Tuesday, June 12, 2007

Chronology of the Palestinean-Israeli Conflict

In 1999 I found this chronology of key events on Indiana University's History Department website. It was probably written by a graduate student there, and I used to post it on the Yahoo message boards related to the Palestinian-Israeli conflict. For many years I was a Yahoo message board addict - I called myself 'darkmansixtynine' (because I am a dark man and I was born in 1969).

First Zionist congress meets in Switzerland and issues Basel Program on colonization of Palestine.

First Arab nationalist congress meets in Paris.

Husayn-McMahon correspondence--between Sharif Husayn of Mecca and Sir Henry McMahon, British High Commissioner in Egypt. Arabs understand it as ensuring postwar independence and unity of the Arab provinces (including Palestine) of the Ottoman Empire.

Sykes-Picot agreement secretly divides the Arab provinces of the Ottoman Empire between Britain and France.

1917 (Nov.)
Balfour Declaration: Britain pledges support for the establishment of a national home for the Jews in Palestine.

Ottoman forces in Jerusalem surrender to Allied forces under General Sir Edmund Allenby.

British troops under General Allenby occupy the whole of Palestine.

First Palestine national congress meets in Jerusalem. It rejects the Balfour Declaration and demands independence for Palestine.

Mandate system approved at San Remo Conference; the Palestine mandate is assigned to Britain without the consent of Palestinians.
Anti-Zionist riots in Jerusalem.

Sir Herbert Samuel, first British High Commissioner for Palestine, arrives in Jerusalem.

Anti-Zionist riots in Jaffa; scores of Jews are killed or wounded.

First British census of Palestine: 78% Muslim; 11% Jewish; 10% Christian.

Riots in Jerusalem; 133 Jews and 116 Palestinians killed, by the British military.

British White Paper on policy in Palestine. It causes an outcry among Zionists because it calls for restrictions on Jewish immigration into Palestine.

Letter from Ramsay MacDonald, the British Prime Minister, to Zionist leader Chaim Weizman reaffirms Britain’s commitment to the National Home policy. This was dubbed the ‘Black Letter’ by Palestinians, who saw it as a reversal of the White Paper’s policy as a result of Zionist pressure.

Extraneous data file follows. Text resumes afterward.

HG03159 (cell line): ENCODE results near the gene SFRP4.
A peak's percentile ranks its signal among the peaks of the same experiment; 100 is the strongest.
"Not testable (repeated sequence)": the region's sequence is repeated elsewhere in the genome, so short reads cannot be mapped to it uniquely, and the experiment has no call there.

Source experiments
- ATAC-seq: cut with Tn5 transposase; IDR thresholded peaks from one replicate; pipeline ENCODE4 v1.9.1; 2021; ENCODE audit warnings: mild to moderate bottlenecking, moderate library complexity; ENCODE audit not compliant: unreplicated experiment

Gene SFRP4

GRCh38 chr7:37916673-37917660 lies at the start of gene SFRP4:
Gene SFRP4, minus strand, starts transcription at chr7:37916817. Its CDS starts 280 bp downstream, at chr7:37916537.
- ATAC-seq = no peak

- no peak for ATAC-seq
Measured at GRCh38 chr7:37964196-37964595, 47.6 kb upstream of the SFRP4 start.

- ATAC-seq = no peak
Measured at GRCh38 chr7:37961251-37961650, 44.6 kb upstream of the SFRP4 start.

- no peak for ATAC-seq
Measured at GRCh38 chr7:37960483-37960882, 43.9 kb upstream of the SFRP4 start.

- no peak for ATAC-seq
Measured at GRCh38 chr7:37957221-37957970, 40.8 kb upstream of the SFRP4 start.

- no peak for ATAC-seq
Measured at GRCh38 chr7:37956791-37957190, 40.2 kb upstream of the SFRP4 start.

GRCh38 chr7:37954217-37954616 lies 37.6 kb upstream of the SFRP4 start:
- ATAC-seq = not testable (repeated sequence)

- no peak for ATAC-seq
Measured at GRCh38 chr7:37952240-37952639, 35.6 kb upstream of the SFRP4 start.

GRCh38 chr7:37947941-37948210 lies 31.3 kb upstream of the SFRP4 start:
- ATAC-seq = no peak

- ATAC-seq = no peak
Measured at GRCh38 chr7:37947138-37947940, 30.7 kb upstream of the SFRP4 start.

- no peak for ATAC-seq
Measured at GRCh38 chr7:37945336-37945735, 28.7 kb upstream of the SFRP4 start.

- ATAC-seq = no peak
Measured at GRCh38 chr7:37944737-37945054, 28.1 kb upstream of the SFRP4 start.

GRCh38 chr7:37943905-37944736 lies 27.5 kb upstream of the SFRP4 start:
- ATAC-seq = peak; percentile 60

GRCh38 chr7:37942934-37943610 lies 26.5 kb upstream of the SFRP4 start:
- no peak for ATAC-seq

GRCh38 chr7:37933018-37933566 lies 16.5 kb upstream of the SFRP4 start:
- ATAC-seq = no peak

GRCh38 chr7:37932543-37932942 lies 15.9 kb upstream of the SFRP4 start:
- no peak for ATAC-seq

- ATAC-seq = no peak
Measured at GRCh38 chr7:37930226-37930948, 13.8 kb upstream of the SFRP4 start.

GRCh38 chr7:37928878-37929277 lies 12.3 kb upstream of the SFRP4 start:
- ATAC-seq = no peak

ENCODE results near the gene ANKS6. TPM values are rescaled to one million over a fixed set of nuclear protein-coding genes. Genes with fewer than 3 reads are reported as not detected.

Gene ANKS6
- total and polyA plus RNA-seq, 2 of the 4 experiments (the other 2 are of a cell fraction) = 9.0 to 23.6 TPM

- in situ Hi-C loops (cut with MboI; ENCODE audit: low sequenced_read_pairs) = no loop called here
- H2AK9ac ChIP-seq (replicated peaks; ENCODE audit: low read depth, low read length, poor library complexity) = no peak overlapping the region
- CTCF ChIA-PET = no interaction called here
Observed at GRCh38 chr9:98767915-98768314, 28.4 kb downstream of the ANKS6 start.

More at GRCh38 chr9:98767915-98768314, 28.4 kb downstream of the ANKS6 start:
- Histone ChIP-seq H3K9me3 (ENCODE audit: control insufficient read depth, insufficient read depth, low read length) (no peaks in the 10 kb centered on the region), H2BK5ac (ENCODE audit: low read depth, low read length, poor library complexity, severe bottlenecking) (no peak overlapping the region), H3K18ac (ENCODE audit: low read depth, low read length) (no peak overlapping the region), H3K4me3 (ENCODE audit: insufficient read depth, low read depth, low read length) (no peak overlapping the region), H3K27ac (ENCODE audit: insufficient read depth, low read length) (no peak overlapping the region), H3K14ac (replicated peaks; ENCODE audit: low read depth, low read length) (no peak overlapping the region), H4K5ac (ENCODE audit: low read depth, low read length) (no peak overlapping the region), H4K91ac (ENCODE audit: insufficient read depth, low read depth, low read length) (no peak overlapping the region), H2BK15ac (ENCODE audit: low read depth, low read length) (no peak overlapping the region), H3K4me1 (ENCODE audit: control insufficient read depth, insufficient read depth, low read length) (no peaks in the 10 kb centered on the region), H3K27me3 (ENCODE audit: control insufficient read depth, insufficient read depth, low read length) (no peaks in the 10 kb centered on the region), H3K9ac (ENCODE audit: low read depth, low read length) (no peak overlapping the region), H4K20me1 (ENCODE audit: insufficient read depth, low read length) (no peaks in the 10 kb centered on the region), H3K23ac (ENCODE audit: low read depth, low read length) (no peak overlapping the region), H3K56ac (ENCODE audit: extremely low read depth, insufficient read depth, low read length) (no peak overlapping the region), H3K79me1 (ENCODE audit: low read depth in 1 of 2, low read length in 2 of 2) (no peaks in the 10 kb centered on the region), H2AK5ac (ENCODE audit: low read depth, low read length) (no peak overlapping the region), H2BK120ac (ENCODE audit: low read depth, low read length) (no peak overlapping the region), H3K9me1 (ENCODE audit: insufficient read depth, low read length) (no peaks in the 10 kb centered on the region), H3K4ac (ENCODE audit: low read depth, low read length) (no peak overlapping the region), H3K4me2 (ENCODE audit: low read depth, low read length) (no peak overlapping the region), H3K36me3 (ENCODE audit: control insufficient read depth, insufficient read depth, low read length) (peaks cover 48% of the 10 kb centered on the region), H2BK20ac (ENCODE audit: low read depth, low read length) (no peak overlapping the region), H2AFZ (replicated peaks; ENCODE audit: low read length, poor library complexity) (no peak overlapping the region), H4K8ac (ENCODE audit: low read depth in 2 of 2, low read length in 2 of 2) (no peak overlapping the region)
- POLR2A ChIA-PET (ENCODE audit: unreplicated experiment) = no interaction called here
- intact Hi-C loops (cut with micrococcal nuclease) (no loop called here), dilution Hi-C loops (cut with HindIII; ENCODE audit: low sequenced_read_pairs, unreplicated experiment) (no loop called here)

Second British census of Palestine: 73% Muslim; 17% Jewish; 9% Christian.

Arabs observe a general strike to protest Britain's pro-Zionist policies. Riots in Jaffa and Jerusalem with strong anti-British overtones.

1936 (April)
Leaders of all five Palestinian political parties call for a general strike rebellion.

British Royal (Peel) Commission report recommends partition of Palestine into Jewish and Arab states. Strong opposition from Arabs.

Second phase of Arab rebellion.

The Irgun (a Jewish military organization) plants bombs in buses and marketplaces, killing and wounding hundreds of Palestinian civilians.

Round Table Conference on Palestine in London, followed by 1939 White Paper restricting Jewish immigration and land buying.

The Biltmore Program, issued by the Jewish Agency after a meeting in New York, demands unlimited Jewish immigration into Palestine, the establishment of a Jewish Commonwealth there, and the organization of a Jewish army.

Irgun and Stern Gang work together in a campaign of terror against the British.

The U.S. Congress introduces joint resolution endorsing the Biltmore Program.

The U.S. House of Representatives calls for unrestricted Jewish immigration to Palestine in order to establish a Jewish commonwealth there.

1946 (Jan.) Anglo-American commission of inquiry visits Palestine and recommends continuation of the British Mandate.

1946 (Sept.) London Conference on the future of Palestine to consider British proposals for its division into Jewish and Arab provinces under a British High Commissioner. Representatives of some Arab governments attend the conference but no representatives of Palestinian Arabs or Zionists attend.

Zionist terrorist attacks against the British intensify.

1947 (Feb.) British decide to relinquish the Palestine Mandate.

(Apr.) UN General Assembly opens a special session on the Palestine problem.

(Nov.) UN recommends partition of Palestine.

1948 (May)
With Britain out of Palestine, the Jews proclaim the area as the Jewish state of Israel. Arab armies invade Zionist colonies and reclaim some Palestinian villages. The Arab state of Palestine is split into three parts: some is taken and incorporated into Israel; the Gaza Strip is held and governed by Egypt; and the West Bank of the Jordan River is held by Jordan. The UN had proposed that Jerusalem and other holy places become an internationally governed entity. During the fighting, Jerusalem was divided into Israeli West and Jordanian East.

Members of the Irgun and Haganah Zionist military organizations detonate car bombs, shell and destroy Palestinian villages and neighborhoods, and build large weapons arsenals. Palestinian irregulars strike back but cannot match Zionist resources and organization.

Irgun and Stern Gang massacre 245 Palestinian inhabitants of Deir Yassin, a village near Jerusalem.

Over 725,000 Palestinians are driven out of their homeland or flee the fighting that accompanied the establishment of Israel. By 1950, more than one million Palestinians live in UN-supported refugee camps in Gaza, West Bank, Lebanon, and Jordan.

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